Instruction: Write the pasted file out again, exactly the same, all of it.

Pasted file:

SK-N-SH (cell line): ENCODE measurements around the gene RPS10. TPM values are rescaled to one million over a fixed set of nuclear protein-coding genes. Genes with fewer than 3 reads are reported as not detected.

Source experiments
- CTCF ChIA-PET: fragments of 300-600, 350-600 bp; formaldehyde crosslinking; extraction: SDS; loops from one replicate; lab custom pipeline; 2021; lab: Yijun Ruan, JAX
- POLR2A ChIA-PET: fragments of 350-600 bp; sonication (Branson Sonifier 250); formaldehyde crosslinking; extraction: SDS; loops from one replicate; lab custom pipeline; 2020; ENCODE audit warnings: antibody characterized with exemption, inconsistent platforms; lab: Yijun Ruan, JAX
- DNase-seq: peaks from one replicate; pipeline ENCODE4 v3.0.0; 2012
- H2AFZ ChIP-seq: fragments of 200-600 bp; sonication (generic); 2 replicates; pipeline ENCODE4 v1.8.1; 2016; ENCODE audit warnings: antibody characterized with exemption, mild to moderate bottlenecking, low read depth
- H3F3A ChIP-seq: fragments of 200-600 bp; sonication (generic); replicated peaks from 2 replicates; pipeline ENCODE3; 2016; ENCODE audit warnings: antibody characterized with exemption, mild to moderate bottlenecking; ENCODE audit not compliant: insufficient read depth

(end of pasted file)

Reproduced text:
SK-N-SH (cell line): ENCODE measurements around the gene RPS10. TPM values are rescaled to one million over a fixed set of nuclear protein-coding genes. Genes with fewer than 3 reads are reported as not detected.

Source experiments
- CTCF ChIA-PET: fragments of 300-600, 350-600 bp; formaldehyde crosslinking; extraction: SDS; loops from one replicate; lab custom pipeline; 2021; lab: Yijun Ruan, JAX
- POLR2A ChIA-PET: fragments of 350-600 bp; sonication (Branson Sonifier 250); formaldehyde crosslinking; extraction: SDS; loops from one replicate; lab custom pipeline; 2020; ENCODE audit warnings: antibody characterized with exemption, inconsistent platforms; lab: Yijun Ruan, JAX
- DNase-seq: peaks from one replicate; pipeline ENCODE4 v3.0.0; 2012
- H2AFZ ChIP-seq: fragments of 200-600 bp; sonication (generic); 2 replicates; pipeline ENCODE4 v1.8.1; 2016; ENCODE audit warnings: antibody characterized with exemption, mild to moderate bottlenecking, low read depth
- H3F3A ChIP-seq: fragments of 200-600 bp; sonication (generic); replicated peaks from 2 replicates; pipeline ENCODE3; 2016; ENCODE audit warnings: antibody characterized with exemption, mild to moderate bottlenecking; ENCODE audit not compliant: insufficient read depth